Kinran(gold brocade) is considered the most gorgeous of the meibutsu-gire. The first syllable of the word, kin, means "gold". the second, ran, refers to cloth that was attached to the hem of a Buddhist cloak to strengthen it. Kinran has a ground wave of twill and weft patterns woven with either gold thread or threadlike strips of gilded paper. Kinran was first made in China (known as Zhijin) during the Song Dynasty. It came to Japan through Sino- Japanese trade at the end of the Fujiwara and Kamakura periods, in form of ceremonial robes for Zen monks. Kinran began to be made in Japan during the Momoyama period.
Below are some of the more well know kinran fabrics and patterns:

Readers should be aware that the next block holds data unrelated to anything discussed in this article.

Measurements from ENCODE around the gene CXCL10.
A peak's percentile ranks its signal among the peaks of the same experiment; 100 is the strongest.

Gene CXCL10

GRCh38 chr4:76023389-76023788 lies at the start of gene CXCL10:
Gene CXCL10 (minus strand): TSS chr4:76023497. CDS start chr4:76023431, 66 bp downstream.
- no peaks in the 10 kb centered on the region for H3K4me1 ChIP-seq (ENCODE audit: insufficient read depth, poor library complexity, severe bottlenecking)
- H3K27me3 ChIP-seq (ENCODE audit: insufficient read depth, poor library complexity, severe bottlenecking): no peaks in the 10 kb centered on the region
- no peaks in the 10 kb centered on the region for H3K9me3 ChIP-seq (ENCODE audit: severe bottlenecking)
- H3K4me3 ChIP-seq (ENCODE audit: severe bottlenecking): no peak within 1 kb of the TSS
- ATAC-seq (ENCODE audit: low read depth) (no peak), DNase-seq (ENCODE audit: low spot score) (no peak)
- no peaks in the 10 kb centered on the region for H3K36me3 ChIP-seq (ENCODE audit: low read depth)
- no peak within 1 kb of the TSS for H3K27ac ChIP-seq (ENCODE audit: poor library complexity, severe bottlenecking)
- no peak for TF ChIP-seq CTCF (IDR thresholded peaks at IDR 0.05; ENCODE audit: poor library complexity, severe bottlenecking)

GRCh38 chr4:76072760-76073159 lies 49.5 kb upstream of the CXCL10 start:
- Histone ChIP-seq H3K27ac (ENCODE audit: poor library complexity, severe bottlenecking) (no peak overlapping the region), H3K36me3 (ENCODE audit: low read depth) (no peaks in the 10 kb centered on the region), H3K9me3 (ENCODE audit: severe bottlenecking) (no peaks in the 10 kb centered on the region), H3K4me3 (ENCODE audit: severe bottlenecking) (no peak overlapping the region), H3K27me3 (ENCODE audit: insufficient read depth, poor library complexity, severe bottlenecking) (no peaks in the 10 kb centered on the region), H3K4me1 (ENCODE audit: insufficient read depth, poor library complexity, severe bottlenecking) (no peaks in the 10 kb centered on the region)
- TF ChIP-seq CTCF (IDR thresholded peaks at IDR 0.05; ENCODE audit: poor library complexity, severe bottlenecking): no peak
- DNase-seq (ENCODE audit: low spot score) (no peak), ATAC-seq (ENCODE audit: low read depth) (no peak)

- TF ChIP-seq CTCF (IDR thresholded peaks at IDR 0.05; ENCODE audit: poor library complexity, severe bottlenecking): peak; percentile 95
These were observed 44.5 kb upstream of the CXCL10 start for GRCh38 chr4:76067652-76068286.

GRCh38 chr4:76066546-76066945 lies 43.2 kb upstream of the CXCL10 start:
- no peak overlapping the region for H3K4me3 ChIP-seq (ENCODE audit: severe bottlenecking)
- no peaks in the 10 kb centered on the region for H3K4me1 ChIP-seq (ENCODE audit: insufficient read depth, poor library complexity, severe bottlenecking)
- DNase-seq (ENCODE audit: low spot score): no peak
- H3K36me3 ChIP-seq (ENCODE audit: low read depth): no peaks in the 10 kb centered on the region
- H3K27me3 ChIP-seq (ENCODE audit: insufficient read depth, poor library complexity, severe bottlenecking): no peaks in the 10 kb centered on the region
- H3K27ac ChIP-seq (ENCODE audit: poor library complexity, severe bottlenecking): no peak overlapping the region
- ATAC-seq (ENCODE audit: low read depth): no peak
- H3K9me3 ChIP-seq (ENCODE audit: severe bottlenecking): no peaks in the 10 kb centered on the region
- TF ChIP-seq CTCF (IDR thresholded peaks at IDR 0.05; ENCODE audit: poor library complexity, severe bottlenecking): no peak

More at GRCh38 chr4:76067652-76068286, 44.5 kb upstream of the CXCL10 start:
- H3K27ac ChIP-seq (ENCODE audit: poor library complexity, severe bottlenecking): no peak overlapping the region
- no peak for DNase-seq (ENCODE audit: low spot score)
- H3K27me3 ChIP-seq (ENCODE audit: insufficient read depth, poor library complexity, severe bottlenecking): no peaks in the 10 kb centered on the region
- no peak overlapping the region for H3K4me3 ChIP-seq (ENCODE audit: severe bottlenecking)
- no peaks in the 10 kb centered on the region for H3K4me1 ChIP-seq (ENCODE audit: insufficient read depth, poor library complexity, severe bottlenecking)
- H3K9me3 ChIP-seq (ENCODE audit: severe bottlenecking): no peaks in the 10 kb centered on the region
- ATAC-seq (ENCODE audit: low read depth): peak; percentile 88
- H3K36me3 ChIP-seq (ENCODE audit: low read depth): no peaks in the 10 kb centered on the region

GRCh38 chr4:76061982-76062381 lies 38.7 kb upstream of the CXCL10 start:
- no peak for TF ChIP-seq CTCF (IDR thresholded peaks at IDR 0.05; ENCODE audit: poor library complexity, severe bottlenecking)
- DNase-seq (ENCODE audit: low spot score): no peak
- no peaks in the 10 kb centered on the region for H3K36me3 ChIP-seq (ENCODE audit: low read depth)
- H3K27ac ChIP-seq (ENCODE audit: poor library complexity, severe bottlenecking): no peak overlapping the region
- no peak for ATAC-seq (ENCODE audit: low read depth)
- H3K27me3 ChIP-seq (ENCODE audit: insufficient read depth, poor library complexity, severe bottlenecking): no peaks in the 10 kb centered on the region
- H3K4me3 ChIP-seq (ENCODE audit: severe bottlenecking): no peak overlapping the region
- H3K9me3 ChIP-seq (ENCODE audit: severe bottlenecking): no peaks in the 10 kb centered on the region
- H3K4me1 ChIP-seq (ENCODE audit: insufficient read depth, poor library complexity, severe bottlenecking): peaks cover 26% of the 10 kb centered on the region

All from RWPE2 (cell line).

|Futari Shizuka Kinran|
The name of this fabric comes from a Noh play called Futari Shizuka. It is said that Ashikaga Yoshimasa shogun (1436-1490) performed this particular play wearing a costume made of Futari Shizuka Kinran fabric. Late Sung period - early Ming period.
|Shippo Setsugekka Kinran|
Shippo Setsugeka Kinran is a design of interlocking rings, with snowflakes, moon and flowers, favored by the Urasenke14th Generation Grand Tea Master Tantansai.
|Chaji Hanausagi Kinran|
|Moegiji Hanausagi Kinran|
There are many other famously named kinran fabrics, but you can begin to recognize these fabrics in your study when the guests ask about shifuku kereji.
*Fabric photos courtesy of Kitamura Tokusai Fukusaten Co., Ltd., Kyoto, Japan.via the now closed website Tea Hyakka..